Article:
The National Institutes of Health (NIH) made headlines when it reported encouraging data from a trial studying Remdesivir, the first experimental anti-viral medication developed by Gilead to treat COVID-19. The trial, called the Adaptive COVID-19 Treatment Trial (ACTT) was a randomized placebo-controlled study of 1063 hospitalized patients with COVID-19. Participants were recruited from 68 sites in 22 countries starting in February, 2020.
Researchers were looking the impact of Remdesivir on the time it took for patients to be medically ready for hospital discharge or return to normal activity. Patients in the placebo group had a median recovery time of 15 days, whereas those who received Remdesivir had a shorter median recovery of 11 days- the difference was highly statistically significant. In addition, the mortality rate in the Remdesivir group was 8.0% as compared to 11.6% in the placebo group. Though perhaps clinically significant, the mortality data did not achieve statistical significance in this study.
Initial results from the SIMPLE trial, which is an open-label phase 3 study, suggest that 5-day and 10-day courses of intravenous Remdesivir led to similar percentages of patients being discharged from the hospital by day 14 (60.0% in the 5-day group and 52.3% in the 10-day group). Mortality varied by geography.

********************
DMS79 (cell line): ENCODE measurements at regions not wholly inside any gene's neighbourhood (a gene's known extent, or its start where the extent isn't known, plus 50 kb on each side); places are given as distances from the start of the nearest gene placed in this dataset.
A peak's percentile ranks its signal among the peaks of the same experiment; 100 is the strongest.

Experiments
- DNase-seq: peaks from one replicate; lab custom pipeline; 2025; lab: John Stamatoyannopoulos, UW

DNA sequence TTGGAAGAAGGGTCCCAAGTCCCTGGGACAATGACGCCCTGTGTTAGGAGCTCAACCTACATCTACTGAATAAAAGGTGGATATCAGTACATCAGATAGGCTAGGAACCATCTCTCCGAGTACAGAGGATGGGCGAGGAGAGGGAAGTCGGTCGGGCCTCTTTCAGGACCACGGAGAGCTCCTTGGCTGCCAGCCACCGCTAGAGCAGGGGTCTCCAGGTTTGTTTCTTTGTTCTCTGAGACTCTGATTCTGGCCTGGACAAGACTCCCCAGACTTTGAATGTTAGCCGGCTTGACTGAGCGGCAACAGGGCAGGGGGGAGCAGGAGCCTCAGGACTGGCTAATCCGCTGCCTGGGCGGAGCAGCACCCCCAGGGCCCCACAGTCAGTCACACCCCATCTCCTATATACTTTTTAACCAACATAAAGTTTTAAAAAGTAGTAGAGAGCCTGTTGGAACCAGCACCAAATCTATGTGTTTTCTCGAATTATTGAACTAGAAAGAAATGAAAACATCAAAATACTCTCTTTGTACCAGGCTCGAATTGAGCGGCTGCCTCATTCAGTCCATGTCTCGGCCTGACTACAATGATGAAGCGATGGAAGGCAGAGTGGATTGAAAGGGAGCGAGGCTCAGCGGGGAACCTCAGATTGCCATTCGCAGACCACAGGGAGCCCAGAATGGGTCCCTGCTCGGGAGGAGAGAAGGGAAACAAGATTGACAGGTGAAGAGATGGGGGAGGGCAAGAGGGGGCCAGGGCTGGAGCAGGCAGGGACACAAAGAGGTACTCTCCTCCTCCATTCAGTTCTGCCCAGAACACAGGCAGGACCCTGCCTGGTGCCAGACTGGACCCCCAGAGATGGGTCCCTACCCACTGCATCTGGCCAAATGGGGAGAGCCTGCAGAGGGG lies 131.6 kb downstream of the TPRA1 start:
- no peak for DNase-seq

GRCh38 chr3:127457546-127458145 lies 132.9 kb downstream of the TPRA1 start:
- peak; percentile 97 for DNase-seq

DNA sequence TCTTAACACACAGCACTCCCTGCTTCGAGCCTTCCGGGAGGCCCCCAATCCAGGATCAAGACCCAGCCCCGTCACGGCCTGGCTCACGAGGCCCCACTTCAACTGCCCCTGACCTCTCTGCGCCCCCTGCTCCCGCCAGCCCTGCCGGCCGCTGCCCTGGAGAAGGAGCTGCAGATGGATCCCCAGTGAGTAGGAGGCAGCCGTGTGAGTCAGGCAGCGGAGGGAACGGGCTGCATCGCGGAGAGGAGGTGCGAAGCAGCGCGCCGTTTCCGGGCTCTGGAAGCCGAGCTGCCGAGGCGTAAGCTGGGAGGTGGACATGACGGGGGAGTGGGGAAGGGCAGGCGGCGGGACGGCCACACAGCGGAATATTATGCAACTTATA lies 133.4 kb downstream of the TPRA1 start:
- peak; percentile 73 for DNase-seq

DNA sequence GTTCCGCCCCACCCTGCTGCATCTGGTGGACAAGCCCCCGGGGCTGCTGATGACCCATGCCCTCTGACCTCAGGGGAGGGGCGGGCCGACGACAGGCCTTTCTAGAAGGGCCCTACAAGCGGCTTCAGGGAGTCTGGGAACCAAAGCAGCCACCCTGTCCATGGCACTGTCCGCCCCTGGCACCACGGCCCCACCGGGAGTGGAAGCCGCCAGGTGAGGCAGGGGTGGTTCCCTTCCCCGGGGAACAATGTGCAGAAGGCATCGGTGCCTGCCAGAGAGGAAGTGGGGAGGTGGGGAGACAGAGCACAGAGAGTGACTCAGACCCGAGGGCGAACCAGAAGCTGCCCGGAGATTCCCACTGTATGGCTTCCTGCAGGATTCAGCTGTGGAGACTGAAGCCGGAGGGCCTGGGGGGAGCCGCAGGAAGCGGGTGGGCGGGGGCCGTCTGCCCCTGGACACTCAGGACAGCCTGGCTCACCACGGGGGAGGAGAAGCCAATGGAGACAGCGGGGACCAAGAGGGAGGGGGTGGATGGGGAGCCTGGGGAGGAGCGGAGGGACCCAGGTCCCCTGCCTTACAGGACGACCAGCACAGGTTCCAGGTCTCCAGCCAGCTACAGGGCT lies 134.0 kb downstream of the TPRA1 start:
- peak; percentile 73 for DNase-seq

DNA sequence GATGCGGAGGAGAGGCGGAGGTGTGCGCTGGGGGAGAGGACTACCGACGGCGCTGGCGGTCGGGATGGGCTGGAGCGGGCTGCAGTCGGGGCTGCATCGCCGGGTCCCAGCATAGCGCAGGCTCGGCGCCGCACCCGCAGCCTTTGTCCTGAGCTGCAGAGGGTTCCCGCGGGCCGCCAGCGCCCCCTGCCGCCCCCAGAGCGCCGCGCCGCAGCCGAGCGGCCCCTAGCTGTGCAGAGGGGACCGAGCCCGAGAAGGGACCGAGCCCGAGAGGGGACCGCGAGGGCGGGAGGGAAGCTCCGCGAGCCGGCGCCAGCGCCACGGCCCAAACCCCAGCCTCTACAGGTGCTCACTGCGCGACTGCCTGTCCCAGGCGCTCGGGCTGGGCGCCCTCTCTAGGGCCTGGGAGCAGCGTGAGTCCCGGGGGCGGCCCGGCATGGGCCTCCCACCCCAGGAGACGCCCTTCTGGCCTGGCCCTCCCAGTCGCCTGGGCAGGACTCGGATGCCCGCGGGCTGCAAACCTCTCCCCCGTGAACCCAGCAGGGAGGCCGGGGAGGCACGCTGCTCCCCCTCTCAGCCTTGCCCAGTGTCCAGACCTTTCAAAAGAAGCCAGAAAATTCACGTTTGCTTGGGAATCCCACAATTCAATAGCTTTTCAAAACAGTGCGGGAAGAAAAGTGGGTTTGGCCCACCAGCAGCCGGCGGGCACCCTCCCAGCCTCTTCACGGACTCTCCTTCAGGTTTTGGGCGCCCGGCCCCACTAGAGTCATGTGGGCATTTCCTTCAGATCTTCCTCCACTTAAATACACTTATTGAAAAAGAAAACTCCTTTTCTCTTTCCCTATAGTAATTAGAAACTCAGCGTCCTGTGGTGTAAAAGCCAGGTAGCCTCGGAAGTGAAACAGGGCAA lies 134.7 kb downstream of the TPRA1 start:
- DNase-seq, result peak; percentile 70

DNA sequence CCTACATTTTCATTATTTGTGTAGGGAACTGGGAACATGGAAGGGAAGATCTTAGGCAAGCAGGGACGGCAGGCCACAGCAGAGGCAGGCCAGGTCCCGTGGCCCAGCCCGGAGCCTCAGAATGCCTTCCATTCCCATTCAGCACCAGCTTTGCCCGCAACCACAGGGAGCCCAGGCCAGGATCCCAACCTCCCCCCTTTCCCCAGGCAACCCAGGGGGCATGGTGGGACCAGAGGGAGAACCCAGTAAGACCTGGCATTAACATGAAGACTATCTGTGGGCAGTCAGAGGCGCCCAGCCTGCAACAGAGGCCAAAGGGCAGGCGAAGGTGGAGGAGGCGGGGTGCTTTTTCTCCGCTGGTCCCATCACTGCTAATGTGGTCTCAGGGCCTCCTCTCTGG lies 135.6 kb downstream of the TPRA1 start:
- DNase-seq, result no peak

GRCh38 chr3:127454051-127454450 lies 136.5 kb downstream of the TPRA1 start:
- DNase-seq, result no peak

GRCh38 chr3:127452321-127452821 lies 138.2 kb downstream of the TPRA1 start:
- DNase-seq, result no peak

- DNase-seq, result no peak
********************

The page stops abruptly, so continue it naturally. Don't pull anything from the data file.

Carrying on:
The Food and Drug Administration issued an Emergency Use Authorization for Remdesivir on May 1, 2020. Remdesivir is only indicated for inpatient use at this time. Dr. Anthony Fauci, Director of the National Institute of Allergy and Infectious Diseases, stated that “this will be the standard of care.”
Please click here to read the original article on the National Institutes of Health website.